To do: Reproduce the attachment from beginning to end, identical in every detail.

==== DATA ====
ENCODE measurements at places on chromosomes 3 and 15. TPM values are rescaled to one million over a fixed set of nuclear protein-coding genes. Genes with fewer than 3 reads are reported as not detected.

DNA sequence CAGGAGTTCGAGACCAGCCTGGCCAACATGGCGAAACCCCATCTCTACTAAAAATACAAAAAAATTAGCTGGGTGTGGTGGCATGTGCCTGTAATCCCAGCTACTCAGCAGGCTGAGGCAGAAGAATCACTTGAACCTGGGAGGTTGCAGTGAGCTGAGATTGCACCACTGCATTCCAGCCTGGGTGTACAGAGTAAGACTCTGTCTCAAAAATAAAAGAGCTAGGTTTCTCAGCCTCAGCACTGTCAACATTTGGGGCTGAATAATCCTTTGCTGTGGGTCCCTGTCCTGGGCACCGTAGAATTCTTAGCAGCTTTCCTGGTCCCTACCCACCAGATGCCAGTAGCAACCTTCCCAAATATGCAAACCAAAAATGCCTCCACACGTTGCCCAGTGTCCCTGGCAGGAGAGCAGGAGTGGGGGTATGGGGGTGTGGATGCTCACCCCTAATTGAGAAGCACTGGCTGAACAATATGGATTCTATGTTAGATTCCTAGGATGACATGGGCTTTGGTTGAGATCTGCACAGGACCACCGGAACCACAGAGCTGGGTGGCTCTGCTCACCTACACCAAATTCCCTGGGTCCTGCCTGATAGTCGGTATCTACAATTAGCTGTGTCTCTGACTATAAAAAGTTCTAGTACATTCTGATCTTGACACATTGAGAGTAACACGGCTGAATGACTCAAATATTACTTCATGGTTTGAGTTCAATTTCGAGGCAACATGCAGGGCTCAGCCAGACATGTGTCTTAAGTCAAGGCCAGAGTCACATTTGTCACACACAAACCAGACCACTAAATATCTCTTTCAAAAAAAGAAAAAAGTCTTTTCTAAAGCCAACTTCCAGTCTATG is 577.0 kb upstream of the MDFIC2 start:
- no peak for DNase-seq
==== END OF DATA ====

ENCODE measurements at places on chromosomes 3 and 15. TPM values are rescaled to one million over a fixed set of nuclear protein-coding genes. Genes with fewer than 3 reads are reported as not detected.

DNA sequence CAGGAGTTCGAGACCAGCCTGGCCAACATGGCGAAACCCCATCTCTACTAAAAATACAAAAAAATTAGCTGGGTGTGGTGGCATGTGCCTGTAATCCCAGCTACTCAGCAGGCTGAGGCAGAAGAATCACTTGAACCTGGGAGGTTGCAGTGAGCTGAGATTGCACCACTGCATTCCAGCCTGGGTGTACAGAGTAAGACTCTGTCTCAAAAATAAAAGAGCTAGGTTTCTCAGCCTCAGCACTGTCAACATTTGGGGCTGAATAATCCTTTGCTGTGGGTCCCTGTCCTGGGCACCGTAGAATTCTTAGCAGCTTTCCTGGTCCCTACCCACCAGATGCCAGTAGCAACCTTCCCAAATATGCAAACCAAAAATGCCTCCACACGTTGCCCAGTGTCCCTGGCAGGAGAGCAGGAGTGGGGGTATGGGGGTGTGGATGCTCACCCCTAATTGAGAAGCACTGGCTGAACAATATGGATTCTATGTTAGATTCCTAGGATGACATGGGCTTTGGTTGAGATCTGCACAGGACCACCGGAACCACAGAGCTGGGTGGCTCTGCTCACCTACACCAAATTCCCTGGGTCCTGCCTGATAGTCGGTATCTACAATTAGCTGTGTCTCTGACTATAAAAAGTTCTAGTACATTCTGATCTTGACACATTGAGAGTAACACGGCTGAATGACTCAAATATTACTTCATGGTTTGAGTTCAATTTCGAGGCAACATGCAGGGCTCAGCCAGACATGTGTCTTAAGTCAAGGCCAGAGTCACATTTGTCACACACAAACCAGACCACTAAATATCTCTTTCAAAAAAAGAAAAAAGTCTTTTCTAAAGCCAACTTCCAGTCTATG is 577.0 kb upstream of the MDFIC2 start:
- no peak for DNase-seq